Ever since his baby brother Will was born eight months ago, Jonah's life seems to be getting worse and worse. His sixteen-year-old brother Jesse has severe food allergies that make it hard to even live in his own home, and he's having more reactions lately. Will won't stop crying, and Dad and Mom seem pretty clueless. Jonah knows that when a bone breaks, it grows back stronger…so he sets out on a mission, breaking his bones to become stronger through skateboard “accidents”. But will his only release break him?
Hannah Moskowitz's debut novel is startling, blunt, and complete absorbing. Jonah is a wholly believable character, and the first person narrative makes it easy to immerse yourself into the story, but will also have you cringing constantly as Jonah plans out which bones he will break next, keeping a tally, and carries out his schemes. Moskowitz is skilled at balancing a myriad of issues that threaten to overwhelm Jonah: his worries and fears for his brothers, friend issues, guilt, and the need to protect everyone, making them believable and engrossing.
The pacing of the novel is excellent; Jonah's dry sense of humor help keep the plot from being too morbid, and Moskowitz's dialogue is pitch-perfect. Though Jonah does allude to certain issues that happened in the past and might have been interesting to learn more about, and the wrapping up of the novel is slightly confusing, the style and pace do stay consistent, making for a riveting and suspenseful read, and the ending isn't cookie-cutter perfect and unbelievable. Break is both gruesome and stunning, one of those books you cringe to read but can't put down.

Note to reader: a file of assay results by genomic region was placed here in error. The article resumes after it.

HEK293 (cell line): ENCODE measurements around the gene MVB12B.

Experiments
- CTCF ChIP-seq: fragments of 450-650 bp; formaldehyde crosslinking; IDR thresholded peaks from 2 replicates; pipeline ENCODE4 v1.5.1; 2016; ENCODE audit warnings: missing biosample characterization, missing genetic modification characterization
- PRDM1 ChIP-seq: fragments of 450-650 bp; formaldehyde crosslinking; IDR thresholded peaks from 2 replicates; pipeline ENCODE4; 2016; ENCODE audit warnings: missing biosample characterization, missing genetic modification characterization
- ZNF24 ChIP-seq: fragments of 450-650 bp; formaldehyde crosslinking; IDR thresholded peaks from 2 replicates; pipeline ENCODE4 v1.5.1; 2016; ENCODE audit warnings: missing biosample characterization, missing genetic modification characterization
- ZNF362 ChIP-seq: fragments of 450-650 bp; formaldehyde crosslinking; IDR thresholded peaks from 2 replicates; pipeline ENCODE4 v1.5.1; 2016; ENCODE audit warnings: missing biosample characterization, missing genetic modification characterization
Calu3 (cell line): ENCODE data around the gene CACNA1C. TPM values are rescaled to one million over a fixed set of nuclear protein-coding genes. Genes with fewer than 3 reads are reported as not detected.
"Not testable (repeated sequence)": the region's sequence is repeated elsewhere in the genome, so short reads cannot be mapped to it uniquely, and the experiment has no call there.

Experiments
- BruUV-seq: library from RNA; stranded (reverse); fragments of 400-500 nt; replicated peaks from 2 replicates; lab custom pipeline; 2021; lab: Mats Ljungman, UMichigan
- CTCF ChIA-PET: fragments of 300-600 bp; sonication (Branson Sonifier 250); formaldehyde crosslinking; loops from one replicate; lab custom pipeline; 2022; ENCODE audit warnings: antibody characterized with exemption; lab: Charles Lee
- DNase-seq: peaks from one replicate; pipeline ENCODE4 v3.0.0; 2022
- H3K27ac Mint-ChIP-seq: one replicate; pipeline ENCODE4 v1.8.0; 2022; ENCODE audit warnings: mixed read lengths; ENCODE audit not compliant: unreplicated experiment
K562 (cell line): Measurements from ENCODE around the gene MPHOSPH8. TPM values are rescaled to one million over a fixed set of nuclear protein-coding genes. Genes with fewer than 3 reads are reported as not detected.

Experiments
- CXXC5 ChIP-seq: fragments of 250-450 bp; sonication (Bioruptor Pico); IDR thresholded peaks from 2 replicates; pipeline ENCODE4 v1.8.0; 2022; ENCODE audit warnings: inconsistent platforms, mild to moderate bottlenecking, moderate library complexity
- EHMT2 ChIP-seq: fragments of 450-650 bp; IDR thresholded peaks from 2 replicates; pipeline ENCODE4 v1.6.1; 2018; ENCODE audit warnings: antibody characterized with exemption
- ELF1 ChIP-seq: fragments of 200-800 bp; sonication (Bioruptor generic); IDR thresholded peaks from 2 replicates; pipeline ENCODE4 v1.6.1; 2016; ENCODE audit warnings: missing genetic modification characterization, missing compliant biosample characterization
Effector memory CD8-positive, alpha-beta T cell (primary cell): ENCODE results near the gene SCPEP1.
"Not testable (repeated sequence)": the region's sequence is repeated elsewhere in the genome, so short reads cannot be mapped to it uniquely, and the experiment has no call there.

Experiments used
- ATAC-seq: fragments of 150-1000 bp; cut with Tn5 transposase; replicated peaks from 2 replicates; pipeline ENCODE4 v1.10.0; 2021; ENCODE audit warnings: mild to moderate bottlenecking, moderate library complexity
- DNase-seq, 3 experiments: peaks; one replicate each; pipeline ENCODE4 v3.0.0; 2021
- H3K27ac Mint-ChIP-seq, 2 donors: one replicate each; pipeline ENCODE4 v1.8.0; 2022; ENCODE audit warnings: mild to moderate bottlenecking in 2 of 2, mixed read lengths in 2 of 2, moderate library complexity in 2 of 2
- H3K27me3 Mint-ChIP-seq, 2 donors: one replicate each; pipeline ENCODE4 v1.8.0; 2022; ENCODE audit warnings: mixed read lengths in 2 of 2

Cover Comments: This is an excellent cover; it's simple, but quite effective. I like how it isn't completely black and white and red, but has the gray in it, and and the broken bone on the cover has the appropriate effect.